The X4 phenotype of HIV type 1 evolves from R5 in two children of mothers, carrying X4, and is not linked to transmission.

Microbiology and Tumor Biology Center, Karolinska Institutet, SE-171 77 Stockholm, Sweden.
AIDS Research and Human Retroviruses (Impact Factor: 2.46). 06/2005; 21(5):371-8. DOI: 10.1089/aid.2005.21.371
Source: PubMed

ABSTRACT Previously, we found that emergence of the X4 viral phenotype in HIV-1-infected children was related to the presence of X4 in their mothers (C.H. Casper et al., J Infect Dis 2002; 186:914-921). Here, we investigated the origin of the X4 phenotype in the child, analyzing two mother-child pairs (Ma-Ca, Mb-Cb) where the mothers carried X4 and their children developed X4 after an initial presence of R5. We used nested polymerase chain reaction of the env V3 region to generate 203 HIV-1 clones for sequencing (Ma, n = 44; Ca, n = 73; Mb, n = 61; Cb, n = 25) from DNA of peripheral blood mononuclear cell (PBMC) lysates, altogether 167 clones, or from cDNA of plasma RNA, 36 clones. PBMC and plasma isolate sequences from each time point enabled us to assign the probable phenotype to clone sequences in a phylogenetic tree. The transmission and evolution were reconstructed using the maximum likelihood method. In mother-child pair Ma-Ca, one maternal R5 isolate clustered with the child's R5 sequences, at the earliest time when R5 was isolated in the child, confirming this as a likely source of the transmitted R5 phenotype. At age 3, an X4 population was present in the child that had evolved from the child's own R5-associated population, clearly distinct from the maternal X4 sequences. The second mother-child pair (Mb-Cb) displayed a similar pattern. Amino acid substitution patterns corroborated the conclusions from the phylogenetic tree. Thus, in both children, the X4 virus developed from their own R5 population, and was not caused by transmission of X4.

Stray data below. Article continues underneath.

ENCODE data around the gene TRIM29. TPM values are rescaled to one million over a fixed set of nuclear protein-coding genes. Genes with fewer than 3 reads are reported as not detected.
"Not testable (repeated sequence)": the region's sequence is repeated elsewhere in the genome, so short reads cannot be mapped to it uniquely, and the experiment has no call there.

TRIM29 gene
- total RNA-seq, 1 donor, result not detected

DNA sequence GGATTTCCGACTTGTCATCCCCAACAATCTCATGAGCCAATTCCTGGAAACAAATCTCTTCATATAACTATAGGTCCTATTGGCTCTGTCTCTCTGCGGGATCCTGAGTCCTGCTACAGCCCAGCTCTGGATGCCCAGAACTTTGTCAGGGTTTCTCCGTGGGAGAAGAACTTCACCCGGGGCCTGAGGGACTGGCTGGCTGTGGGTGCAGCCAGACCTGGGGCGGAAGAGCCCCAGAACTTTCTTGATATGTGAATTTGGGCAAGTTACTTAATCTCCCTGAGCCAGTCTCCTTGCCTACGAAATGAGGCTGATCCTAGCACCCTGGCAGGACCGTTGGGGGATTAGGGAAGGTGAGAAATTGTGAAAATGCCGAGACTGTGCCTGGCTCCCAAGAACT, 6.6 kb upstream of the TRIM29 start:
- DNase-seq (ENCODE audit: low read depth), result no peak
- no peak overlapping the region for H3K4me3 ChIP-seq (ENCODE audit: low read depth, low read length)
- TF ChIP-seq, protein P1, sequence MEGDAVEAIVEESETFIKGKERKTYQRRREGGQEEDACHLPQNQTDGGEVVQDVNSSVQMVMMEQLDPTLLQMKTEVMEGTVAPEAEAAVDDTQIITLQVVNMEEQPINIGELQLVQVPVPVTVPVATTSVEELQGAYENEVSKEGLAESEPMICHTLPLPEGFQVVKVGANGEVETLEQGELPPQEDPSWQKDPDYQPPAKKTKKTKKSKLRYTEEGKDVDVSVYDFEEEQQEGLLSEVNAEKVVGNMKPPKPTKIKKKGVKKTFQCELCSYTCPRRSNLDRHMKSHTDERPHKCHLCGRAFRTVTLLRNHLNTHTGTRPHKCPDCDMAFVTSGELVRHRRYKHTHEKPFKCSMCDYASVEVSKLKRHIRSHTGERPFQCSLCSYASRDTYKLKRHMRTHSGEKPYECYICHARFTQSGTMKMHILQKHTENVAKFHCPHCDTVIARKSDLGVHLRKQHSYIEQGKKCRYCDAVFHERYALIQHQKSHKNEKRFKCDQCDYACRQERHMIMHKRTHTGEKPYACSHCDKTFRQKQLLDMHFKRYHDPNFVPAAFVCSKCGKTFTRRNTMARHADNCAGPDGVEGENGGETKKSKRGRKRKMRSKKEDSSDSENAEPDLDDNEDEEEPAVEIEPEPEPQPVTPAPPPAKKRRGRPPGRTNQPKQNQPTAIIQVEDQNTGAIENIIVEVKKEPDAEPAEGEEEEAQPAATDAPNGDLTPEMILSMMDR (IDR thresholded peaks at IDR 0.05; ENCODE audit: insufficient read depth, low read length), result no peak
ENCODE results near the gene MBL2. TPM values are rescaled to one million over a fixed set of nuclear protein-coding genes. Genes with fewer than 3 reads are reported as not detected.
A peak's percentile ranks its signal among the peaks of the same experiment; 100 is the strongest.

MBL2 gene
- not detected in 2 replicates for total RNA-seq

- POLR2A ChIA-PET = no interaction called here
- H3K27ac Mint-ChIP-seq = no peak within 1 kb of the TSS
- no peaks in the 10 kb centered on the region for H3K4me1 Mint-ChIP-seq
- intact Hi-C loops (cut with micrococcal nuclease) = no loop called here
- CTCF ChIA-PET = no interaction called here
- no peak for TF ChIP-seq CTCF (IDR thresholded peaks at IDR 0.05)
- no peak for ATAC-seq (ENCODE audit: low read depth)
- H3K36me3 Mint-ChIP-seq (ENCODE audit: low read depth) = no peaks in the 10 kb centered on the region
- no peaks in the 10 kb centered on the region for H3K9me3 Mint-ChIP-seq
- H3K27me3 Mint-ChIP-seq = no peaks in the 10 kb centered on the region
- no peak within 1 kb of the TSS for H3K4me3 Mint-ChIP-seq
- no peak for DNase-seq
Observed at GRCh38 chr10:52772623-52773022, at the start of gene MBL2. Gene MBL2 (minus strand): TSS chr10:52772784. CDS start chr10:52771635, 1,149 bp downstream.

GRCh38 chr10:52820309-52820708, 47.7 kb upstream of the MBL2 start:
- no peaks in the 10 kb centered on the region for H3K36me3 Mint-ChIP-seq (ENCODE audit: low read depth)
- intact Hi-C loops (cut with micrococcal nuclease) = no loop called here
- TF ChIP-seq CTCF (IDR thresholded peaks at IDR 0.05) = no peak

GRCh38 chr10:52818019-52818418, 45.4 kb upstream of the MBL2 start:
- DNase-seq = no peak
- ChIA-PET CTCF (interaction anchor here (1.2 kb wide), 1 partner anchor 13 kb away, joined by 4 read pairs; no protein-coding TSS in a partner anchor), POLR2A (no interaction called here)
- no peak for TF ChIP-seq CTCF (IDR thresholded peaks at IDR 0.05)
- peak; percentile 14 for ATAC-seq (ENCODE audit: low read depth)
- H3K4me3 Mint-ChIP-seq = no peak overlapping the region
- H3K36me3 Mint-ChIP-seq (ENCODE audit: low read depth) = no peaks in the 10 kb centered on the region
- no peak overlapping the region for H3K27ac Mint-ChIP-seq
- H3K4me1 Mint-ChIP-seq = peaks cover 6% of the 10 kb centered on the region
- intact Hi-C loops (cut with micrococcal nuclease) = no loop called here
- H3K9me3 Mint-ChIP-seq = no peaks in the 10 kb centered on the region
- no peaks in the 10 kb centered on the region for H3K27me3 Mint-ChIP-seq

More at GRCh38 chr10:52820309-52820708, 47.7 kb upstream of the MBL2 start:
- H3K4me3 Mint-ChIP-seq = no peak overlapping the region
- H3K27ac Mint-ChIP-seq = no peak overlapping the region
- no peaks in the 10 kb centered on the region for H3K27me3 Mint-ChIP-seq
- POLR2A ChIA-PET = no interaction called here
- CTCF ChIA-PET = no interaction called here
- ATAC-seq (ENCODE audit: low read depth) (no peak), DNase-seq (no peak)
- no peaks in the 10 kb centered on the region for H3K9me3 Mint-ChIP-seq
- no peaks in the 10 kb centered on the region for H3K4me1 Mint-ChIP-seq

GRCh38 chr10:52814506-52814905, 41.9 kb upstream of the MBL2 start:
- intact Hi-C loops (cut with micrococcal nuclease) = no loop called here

Download full-text


Available from: Lars Navér, Jul 06, 2015
  • [Show abstract] [Hide abstract]